Don’t forget, you’re going to die. My teenage son refused to do the dishes. I asked, he ignored me. I insisted, he refused. I tend to explode when something like this happens. I enjoy it. Rage can be an intense pleasure. For an instant anyhow. After­ward, I’m seized by regret so fierce it lacerates. “Never again!” And then, again. I can’t stop myself. This time, before I opened my mouth, my phone buzzed. “Don’t forget, you’re going to die.” I inhaled sharply. The poet John Ashbery says the grave carries “radish-strong gasoline fumes.” My eyes watered. Death’s scent and sting stopped me. I stood silently, as if I had just discovered something. I had just discovered something. I don’t want my rage lodged in my child’s psyche. I spoke softly to my son. I was happy.

In recent years, I’ve found myself sweating the prospect of a large and unnamed trouble. On certain days I could feel it creep and loom while I waited for the train or walked down a long hallway. People waiting on biopsies tell me that the unknowing can be worse than the worst news. Facing a specific illness is preferable to staring down a mystery. I knew I suffered from a sense of dread, but naming the feeling didn’t help. Dread slithers and lacks definition, making it doubly unsettling. WeCroak brings the diagnosis: I am going to die. Death is a fact. I may as well embrace it. After six weeks with the app I felt calm, relieved. WeCroak named the object of my dread, then sucked the threat right out of it.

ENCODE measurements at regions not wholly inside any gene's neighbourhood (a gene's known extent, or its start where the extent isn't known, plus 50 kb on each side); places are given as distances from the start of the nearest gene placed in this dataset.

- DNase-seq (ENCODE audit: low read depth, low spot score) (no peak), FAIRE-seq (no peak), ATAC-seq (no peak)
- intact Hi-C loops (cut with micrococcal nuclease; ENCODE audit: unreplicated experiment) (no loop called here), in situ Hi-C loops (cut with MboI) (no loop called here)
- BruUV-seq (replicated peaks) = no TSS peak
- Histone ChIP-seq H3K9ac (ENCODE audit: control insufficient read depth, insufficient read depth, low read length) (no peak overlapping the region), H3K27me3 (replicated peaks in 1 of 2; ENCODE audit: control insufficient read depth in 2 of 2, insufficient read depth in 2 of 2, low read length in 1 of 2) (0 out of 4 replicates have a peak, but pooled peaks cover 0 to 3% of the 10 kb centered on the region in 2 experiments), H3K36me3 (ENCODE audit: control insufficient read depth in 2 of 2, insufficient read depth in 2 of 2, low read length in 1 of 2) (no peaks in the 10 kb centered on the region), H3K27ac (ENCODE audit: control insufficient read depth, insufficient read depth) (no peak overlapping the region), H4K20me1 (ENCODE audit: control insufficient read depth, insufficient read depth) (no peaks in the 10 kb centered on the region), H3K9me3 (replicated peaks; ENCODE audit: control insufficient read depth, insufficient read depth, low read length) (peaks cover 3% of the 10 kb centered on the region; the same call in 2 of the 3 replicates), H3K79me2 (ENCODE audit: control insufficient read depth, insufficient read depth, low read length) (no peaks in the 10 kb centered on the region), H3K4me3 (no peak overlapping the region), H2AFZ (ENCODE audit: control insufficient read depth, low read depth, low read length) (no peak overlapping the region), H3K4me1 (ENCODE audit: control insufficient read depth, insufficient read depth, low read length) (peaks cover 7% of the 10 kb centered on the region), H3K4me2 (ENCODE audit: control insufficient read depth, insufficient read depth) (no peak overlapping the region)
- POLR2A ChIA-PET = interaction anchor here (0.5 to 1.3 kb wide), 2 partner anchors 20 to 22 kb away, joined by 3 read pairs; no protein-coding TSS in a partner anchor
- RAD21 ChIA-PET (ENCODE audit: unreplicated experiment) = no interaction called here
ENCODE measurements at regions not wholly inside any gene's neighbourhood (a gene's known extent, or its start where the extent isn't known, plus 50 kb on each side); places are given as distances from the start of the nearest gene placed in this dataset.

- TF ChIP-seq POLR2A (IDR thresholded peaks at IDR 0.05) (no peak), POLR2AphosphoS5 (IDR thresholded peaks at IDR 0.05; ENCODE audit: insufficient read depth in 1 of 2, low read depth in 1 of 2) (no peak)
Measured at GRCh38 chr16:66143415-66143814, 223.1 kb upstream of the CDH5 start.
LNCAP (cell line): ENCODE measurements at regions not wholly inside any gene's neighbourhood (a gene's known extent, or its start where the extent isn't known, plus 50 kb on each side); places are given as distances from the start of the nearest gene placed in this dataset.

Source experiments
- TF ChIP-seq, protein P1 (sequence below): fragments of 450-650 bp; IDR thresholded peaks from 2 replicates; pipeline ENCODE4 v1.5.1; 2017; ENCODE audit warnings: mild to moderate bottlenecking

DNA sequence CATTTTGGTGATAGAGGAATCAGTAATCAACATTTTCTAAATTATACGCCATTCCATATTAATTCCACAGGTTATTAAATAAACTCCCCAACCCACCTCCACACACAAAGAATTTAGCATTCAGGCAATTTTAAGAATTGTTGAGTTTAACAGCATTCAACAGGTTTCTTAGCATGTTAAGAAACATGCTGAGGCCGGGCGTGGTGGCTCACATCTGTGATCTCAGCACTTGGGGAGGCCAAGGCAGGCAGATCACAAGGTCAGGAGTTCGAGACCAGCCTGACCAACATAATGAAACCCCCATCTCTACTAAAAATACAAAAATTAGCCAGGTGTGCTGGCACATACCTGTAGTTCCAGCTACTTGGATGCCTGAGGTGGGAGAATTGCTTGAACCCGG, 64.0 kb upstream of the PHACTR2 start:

Last month I visited a church member who had her left leg amputated below the knee. She is in a Medicaid-funded nursing home, stuck in a windowless room with another sick woman. After we prayed, my phone chimed. WeCroak. I glanced at the alert and felt ashamed at my self-indulgence. No one who just lost a limb needs a buzzer to remind them of their mortality.